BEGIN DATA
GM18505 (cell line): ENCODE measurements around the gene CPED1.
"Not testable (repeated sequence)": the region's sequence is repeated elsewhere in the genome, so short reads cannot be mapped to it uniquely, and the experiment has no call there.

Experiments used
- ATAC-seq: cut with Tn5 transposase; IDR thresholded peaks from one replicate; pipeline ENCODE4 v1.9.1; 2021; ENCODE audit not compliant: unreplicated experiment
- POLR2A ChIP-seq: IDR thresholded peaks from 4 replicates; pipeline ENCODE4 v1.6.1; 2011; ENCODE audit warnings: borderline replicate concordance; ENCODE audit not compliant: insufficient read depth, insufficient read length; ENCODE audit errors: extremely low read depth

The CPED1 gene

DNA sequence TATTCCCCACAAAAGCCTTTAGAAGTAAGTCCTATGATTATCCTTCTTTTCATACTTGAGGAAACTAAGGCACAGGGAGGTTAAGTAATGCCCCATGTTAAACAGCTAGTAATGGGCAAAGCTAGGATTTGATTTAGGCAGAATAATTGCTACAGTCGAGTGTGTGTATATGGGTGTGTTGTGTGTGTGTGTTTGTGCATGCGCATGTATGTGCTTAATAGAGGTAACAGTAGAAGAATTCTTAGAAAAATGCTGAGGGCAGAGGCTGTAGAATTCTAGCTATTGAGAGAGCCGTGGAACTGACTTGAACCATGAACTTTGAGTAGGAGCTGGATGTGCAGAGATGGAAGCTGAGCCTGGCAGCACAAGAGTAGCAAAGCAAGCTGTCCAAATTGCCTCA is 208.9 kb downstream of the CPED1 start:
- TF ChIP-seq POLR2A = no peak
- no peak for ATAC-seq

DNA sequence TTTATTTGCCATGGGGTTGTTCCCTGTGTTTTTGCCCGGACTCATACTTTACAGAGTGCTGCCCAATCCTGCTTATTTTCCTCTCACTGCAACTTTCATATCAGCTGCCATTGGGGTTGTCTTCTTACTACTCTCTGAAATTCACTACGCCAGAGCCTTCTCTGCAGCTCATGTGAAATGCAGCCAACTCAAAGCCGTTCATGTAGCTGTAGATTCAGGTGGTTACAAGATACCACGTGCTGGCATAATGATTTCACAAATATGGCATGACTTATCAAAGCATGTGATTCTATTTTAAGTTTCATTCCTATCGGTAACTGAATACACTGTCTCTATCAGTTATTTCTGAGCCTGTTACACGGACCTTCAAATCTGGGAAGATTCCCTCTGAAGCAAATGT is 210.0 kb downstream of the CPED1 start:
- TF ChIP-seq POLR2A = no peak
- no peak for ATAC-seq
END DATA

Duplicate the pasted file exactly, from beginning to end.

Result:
GM18505 (cell line): ENCODE measurements around the gene CPED1.
"Not testable (repeated sequence)": the region's sequence is repeated elsewhere in the genome, so short reads cannot be mapped to it uniquely, and the experiment has no call there.

Experiments used
- ATAC-seq: cut with Tn5 transposase; IDR thresholded peaks from one replicate; pipeline ENCODE4 v1.9.1; 2021; ENCODE audit not compliant: unreplicated experiment
- POLR2A ChIP-seq: IDR thresholded peaks from 4 replicates; pipeline ENCODE4 v1.6.1; 2011; ENCODE audit warnings: borderline replicate concordance; ENCODE audit not compliant: insufficient read depth, insufficient read length; ENCODE audit errors: extremely low read depth

The CPED1 gene

DNA sequence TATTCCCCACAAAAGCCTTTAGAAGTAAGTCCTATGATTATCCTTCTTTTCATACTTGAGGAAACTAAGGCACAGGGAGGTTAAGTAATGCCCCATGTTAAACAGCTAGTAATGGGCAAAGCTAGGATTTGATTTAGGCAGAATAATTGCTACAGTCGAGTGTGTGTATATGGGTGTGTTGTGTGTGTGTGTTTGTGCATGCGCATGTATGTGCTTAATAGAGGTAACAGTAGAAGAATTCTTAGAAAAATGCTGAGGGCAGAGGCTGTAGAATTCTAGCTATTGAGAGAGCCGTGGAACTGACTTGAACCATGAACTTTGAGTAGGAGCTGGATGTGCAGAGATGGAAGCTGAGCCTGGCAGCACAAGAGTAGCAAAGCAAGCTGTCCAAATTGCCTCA is 208.9 kb downstream of the CPED1 start:
- TF ChIP-seq POLR2A = no peak
- no peak for ATAC-seq

DNA sequence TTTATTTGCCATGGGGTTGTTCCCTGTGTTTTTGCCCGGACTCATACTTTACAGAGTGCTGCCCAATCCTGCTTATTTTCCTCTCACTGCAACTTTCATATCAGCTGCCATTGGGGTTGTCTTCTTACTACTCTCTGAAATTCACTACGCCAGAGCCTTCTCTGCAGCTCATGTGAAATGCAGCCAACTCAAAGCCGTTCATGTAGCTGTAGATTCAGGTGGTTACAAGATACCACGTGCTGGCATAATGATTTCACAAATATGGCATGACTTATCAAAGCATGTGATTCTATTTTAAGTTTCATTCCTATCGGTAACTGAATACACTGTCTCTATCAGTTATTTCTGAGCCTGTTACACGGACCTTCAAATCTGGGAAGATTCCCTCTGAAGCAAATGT is 210.0 kb downstream of the CPED1 start:
- TF ChIP-seq POLR2A = no peak
- no peak for ATAC-seq